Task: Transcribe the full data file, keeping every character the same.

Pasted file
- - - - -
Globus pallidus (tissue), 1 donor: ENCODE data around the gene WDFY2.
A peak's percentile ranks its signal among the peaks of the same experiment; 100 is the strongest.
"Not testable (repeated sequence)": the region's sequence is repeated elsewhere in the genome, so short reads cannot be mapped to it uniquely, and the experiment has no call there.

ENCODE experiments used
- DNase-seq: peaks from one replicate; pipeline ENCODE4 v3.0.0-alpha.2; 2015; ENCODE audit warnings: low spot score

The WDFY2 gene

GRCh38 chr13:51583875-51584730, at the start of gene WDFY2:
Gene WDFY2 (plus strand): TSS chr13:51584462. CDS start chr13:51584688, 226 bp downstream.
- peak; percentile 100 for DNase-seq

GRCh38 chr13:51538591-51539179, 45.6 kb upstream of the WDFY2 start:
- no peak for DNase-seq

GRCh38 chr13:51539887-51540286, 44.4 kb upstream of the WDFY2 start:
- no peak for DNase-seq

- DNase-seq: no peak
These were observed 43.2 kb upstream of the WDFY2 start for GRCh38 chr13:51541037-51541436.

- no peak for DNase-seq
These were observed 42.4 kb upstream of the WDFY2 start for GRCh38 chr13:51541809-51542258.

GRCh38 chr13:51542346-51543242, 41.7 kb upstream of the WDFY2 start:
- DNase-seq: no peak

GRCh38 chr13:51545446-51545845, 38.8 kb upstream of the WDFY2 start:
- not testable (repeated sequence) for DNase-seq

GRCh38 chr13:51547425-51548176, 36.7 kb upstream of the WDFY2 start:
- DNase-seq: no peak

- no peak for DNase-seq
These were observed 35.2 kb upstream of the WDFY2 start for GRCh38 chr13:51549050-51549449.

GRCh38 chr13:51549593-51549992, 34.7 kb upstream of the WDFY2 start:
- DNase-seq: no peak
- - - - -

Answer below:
Globus pallidus (tissue), 1 donor: ENCODE data around the gene WDFY2.
A peak's percentile ranks its signal among the peaks of the same experiment; 100 is the strongest.
"Not testable (repeated sequence)": the region's sequence is repeated elsewhere in the genome, so short reads cannot be mapped to it uniquely, and the experiment has no call there.

ENCODE experiments used
- DNase-seq: peaks from one replicate; pipeline ENCODE4 v3.0.0-alpha.2; 2015; ENCODE audit warnings: low spot score

The WDFY2 gene

GRCh38 chr13:51583875-51584730, at the start of gene WDFY2:
Gene WDFY2 (plus strand): TSS chr13:51584462. CDS start chr13:51584688, 226 bp downstream.
- peak; percentile 100 for DNase-seq

GRCh38 chr13:51538591-51539179, 45.6 kb upstream of the WDFY2 start:
- no peak for DNase-seq

GRCh38 chr13:51539887-51540286, 44.4 kb upstream of the WDFY2 start:
- no peak for DNase-seq

- DNase-seq: no peak
These were observed 43.2 kb upstream of the WDFY2 start for GRCh38 chr13:51541037-51541436.

- no peak for DNase-seq
These were observed 42.4 kb upstream of the WDFY2 start for GRCh38 chr13:51541809-51542258.

GRCh38 chr13:51542346-51543242, 41.7 kb upstream of the WDFY2 start:
- DNase-seq: no peak

GRCh38 chr13:51545446-51545845, 38.8 kb upstream of the WDFY2 start:
- not testable (repeated sequence) for DNase-seq

GRCh38 chr13:51547425-51548176, 36.7 kb upstream of the WDFY2 start:
- DNase-seq: no peak

- no peak for DNase-seq
These were observed 35.2 kb upstream of the WDFY2 start for GRCh38 chr13:51549050-51549449.

GRCh38 chr13:51549593-51549992, 34.7 kb upstream of the WDFY2 start:
- DNase-seq: no peak